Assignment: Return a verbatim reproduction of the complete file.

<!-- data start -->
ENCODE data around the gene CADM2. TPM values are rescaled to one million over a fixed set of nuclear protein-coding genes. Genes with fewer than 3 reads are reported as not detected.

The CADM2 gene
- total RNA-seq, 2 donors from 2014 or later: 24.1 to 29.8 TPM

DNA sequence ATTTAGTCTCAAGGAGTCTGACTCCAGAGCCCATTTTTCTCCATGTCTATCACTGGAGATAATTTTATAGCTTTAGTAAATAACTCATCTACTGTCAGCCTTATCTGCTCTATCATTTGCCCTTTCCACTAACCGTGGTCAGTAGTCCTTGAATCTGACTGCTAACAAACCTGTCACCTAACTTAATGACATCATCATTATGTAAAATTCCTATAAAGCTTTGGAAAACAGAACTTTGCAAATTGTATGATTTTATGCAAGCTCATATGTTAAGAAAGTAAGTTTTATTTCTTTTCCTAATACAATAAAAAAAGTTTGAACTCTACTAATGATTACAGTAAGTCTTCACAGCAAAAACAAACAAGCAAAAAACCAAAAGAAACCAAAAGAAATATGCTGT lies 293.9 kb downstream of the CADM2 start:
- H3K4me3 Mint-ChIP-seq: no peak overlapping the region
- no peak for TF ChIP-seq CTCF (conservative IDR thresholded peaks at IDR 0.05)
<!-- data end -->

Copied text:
ENCODE data around the gene CADM2. TPM values are rescaled to one million over a fixed set of nuclear protein-coding genes. Genes with fewer than 3 reads are reported as not detected.

The CADM2 gene
- total RNA-seq, 2 donors from 2014 or later: 24.1 to 29.8 TPM

DNA sequence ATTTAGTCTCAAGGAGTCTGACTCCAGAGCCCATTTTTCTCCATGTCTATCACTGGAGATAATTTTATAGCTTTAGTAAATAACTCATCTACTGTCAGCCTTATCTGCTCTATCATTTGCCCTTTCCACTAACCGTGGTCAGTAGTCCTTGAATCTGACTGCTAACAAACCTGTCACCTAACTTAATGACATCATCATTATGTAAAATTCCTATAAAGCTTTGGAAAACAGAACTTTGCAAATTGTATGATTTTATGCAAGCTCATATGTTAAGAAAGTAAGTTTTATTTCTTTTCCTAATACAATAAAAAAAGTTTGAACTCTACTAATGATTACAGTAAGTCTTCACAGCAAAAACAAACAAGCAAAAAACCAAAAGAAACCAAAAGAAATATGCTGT lies 293.9 kb downstream of the CADM2 start:
- H3K4me3 Mint-ChIP-seq: no peak overlapping the region
- no peak for TF ChIP-seq CTCF (conservative IDR thresholded peaks at IDR 0.05)